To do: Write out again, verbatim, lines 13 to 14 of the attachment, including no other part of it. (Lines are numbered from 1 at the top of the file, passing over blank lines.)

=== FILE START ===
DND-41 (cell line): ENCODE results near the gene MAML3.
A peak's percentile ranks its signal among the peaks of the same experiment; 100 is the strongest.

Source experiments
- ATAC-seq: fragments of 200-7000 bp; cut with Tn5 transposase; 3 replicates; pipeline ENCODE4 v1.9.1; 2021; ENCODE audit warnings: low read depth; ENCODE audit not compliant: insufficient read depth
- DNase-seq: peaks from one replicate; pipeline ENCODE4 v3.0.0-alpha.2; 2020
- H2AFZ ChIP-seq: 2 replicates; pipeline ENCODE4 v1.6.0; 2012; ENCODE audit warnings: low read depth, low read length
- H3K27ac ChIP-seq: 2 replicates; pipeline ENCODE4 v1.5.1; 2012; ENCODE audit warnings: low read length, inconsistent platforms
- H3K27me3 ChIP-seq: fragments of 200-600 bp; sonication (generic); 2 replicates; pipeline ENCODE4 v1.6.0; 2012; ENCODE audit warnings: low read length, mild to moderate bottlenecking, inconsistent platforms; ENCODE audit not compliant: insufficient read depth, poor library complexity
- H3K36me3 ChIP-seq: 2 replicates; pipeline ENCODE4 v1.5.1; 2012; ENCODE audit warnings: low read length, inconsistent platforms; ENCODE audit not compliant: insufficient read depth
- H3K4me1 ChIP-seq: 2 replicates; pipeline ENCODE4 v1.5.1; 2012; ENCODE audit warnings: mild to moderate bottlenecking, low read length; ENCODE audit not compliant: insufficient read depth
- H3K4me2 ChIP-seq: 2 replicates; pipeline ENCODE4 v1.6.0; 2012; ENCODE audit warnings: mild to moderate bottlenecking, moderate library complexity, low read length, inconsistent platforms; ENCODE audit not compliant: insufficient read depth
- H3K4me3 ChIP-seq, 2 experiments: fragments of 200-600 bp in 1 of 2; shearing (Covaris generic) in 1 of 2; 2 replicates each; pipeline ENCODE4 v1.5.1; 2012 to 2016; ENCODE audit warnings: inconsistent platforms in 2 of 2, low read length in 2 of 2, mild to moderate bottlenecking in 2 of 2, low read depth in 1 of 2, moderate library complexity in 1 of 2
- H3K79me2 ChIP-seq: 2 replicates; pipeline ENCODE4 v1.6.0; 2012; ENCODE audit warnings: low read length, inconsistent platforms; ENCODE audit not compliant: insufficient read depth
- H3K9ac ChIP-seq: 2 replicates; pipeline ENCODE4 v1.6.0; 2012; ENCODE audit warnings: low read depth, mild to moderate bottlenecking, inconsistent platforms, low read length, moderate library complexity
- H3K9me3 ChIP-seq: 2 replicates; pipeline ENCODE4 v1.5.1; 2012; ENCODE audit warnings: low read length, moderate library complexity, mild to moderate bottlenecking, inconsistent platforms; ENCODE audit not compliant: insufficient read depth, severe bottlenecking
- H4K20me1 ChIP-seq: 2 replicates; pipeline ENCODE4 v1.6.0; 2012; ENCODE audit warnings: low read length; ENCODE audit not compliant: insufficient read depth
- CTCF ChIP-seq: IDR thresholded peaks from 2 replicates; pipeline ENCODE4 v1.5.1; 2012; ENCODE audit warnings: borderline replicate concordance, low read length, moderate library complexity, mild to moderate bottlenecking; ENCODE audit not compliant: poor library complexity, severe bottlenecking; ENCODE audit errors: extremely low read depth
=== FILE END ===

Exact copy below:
- H3K79me2 ChIP-seq: 2 replicates; pipeline ENCODE4 v1.6.0; 2012; ENCODE audit warnings: low read length, inconsistent platforms; ENCODE audit not compliant: insufficient read depth
- H3K9ac ChIP-seq: 2 replicates; pipeline ENCODE4 v1.6.0; 2012; ENCODE audit warnings: low read depth, mild to moderate bottlenecking, inconsistent platforms, low read length, moderate library complexity